Sunday, 10 March 2013

A Tall Tale

Robert didn't have much in this world, but he did have work and he did have his guitar. It was more than a lot of other people had at the time, but it still wasn't enough for him. Robert wanted to be better and he wanted to be recognised - traits that were not uncommon in other men. Robert also had a tall tale to tell.

The moon hung full and bright in a clear, purple night sky. Robert walked alone, taking slow and deliberate steps to ensure he didn't upset the dirt on the road beneath his feet and fill the air and his lungs with dust. As he walked, he clung to the guitar that dangled at his side, wary of the flimsy nature of the strap he had made to carry it on his shoulder. He had crafted it himself out of spare string and it dug deep into his flesh. He was fully aware that the knots he managed to tie were not particularly tight, but they were the best knots he could muster with his unusually large hands.

The weight of his guitar and a hard day's work were beginning to take its toll on Robert and he desperately needed distraction from his blistered fingers and the ache that clung to his spine. Robert started to whistle. It was a slow, mournful tune, full of lament and regret. He soon forgot about the world around him and disappeared into the blues. He was blissfully unaware of the stranger approaching him from the junction up ahead.

"That's a mighty fine looking guitar you've got there, Mister."

Robert looked up at the tall stranger stood before him. His wide-brimmed hat not only cast his face into shadow but seemed to spread the darkness over his entire body.

"Mind if I take a little look at it? I'll be real gentle."

A bead of sweat formed at Robert's temple as he reluctantly handed his guitar over to this seemingly mystical character stood by the roadside. He couldn't bear the thought of losing his one earthly possession; the one item he relied so heavily upon to pass his spare time; the object he frequently lusted over and was so eager to master. Despite his apprehension, Robert freely - willingly - handed him his guitar and watched as the man steadily re-tuned the machine before strumming a few chords drenched in melancholy. The stranger meekly returned the guitar and without uttering a single word of thanks or farewell, turned on his heel and started walking down the road heading south. Robert gazed, almost dumbfounded, as the stranger disappeared into the depths of the night.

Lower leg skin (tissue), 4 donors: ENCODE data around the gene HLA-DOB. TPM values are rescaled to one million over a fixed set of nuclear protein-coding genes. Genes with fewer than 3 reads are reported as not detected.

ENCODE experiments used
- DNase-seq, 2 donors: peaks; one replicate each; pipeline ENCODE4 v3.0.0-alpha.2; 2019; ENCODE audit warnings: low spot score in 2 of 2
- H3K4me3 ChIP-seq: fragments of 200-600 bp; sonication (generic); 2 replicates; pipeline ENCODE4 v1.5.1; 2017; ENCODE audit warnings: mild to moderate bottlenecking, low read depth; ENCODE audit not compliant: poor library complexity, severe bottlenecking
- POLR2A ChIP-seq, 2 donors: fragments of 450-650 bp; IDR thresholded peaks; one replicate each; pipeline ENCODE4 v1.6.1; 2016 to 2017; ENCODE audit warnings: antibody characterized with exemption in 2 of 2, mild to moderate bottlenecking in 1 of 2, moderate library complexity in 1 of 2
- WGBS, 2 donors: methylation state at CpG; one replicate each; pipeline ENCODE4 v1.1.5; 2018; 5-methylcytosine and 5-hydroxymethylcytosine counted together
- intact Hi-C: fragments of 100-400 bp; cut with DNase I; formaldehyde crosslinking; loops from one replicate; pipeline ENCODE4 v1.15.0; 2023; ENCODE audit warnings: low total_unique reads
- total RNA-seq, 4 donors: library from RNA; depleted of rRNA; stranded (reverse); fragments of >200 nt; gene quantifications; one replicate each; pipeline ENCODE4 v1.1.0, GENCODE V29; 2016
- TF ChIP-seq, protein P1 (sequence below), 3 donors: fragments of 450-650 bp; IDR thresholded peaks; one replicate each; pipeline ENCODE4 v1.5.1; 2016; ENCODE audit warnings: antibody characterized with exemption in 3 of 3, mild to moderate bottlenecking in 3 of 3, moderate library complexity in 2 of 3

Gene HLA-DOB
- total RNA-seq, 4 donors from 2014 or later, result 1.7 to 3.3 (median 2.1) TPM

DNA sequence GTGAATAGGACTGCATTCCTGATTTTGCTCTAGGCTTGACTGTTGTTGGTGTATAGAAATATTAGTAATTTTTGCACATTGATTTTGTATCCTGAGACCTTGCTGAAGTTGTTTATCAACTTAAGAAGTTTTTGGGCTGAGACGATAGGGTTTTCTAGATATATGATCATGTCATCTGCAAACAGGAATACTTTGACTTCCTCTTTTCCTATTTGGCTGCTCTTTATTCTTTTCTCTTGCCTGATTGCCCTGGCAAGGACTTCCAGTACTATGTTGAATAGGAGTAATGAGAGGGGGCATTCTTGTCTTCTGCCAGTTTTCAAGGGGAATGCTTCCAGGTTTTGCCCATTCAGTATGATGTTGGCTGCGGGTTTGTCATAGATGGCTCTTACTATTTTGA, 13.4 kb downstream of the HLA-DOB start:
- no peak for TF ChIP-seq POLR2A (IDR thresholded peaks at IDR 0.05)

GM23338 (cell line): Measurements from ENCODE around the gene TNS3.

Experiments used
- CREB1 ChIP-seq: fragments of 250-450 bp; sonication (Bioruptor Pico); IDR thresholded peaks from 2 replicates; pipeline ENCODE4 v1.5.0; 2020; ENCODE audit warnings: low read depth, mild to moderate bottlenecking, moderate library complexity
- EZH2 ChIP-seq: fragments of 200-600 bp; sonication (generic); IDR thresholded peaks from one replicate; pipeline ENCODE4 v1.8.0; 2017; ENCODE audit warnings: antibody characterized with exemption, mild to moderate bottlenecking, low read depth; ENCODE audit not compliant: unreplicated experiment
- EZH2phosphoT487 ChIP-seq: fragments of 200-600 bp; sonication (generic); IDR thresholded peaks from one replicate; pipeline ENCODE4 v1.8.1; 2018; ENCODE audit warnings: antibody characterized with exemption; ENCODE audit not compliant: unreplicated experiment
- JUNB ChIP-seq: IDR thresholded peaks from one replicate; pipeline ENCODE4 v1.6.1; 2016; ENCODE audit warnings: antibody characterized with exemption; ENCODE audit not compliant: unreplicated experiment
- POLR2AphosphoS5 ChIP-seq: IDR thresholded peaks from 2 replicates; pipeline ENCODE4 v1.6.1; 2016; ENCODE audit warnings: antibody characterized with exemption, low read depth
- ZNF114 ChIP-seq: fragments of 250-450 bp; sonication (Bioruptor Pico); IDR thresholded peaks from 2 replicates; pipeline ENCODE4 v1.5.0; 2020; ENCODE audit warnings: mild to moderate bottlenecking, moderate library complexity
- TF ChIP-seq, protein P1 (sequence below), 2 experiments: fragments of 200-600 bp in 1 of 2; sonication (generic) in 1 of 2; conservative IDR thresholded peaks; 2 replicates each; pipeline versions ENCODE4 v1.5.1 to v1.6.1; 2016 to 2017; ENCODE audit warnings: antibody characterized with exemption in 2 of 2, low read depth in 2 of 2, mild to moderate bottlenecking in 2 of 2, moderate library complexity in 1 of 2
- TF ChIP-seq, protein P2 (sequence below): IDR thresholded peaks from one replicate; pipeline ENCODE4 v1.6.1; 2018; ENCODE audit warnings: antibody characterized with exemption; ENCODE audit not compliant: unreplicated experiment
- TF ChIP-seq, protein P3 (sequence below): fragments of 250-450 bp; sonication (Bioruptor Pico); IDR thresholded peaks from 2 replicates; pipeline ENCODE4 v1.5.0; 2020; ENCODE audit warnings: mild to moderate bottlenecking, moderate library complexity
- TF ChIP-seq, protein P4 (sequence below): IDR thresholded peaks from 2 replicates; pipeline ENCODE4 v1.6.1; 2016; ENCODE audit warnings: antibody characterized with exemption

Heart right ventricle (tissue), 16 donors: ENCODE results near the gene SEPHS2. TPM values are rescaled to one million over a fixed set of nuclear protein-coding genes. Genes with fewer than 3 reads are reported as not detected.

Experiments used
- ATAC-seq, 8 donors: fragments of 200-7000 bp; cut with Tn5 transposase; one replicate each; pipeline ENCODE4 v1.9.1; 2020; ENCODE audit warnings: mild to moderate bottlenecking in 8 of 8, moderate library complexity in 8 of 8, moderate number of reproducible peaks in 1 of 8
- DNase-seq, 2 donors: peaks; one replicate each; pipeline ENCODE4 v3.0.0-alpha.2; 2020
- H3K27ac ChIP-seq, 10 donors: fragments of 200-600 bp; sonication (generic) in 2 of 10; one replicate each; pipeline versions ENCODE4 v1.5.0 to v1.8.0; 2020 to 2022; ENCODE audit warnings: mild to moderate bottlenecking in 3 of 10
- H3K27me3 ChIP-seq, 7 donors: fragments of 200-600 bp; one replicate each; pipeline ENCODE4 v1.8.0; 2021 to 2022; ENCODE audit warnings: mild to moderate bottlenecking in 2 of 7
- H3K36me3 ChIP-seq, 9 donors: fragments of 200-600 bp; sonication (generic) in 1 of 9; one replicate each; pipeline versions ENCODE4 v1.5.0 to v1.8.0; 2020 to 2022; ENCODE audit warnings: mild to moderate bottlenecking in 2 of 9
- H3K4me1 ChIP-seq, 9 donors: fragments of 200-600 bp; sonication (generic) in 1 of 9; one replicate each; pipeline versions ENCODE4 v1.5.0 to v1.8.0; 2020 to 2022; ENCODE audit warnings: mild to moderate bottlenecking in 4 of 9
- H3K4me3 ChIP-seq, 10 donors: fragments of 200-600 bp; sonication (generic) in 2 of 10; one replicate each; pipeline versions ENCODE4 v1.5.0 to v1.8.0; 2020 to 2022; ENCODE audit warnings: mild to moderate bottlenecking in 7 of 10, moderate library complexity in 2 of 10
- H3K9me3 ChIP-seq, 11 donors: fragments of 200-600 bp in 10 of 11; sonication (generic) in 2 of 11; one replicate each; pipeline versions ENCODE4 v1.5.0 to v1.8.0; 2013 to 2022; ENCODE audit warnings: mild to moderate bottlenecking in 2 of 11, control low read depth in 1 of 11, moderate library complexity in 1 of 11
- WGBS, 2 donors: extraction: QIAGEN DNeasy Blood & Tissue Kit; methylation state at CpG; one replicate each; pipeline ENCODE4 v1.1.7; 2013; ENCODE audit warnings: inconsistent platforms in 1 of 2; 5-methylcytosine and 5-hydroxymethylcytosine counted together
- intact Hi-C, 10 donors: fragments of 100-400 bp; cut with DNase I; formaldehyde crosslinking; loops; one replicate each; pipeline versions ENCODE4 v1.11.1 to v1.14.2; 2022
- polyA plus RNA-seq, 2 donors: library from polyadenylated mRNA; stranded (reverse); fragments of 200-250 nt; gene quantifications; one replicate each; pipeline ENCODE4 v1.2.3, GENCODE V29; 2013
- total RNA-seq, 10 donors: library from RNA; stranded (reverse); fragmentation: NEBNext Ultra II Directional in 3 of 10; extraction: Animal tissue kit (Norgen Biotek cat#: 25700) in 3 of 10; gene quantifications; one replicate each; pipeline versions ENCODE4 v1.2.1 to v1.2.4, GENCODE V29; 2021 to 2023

"A ghost?"
"Straight up."
"A ghost?"
"Yeah, Sonny. A ghost. Or something like that. Somethin' out of this world."
"A ghost? You're tellin' me you met a ghost, or somethin' outta this world, up at those crossroads and he just decided to show you how to play the guitar? That somehow he made you some kinda better player?"
"Sure thing. He was as real as you are sittin' in fronta me; as real as the cornbread and beans in my gut."
"That's a mighty tall tale, Robert, and I ain't too sure I believe it."
"You callin' me a liar, Sonny-Boy?"
"Naw, I'm callin' you a drunk. You bin suckin' down whiskey outta open bottles agin ain't ya? I tole you notta do that. You cain't ever be sure what's in 'em."
"I'm tellin' you I was sober, and I'm tellin' you I'm tellin' the truth, so help my soul. An' I've tole you before; never, ever knock a bottle outta mah hand, Boy."

It was sound advice given by old Sonny-Boy; advice that Robert would have been wise to adhere to. Several months later, Robert met his end drinking whiskey from an already open bottle that had been laced with strychnine. It had been passed to him by a stranger in a wide-brimmed hat. He was only twenty seven when he died. With his soul taken - lost - his blues still echo through the ages. They cry out from the heart of America. His songs can still be heard today, saving many a soul of the beaten, blue and downtrodden. The desperate ones, the unlucky ones, the misfortunate and the broken ones, they all still have a voice. They all still have the blues. Blues born from one man and his mighty tall tale.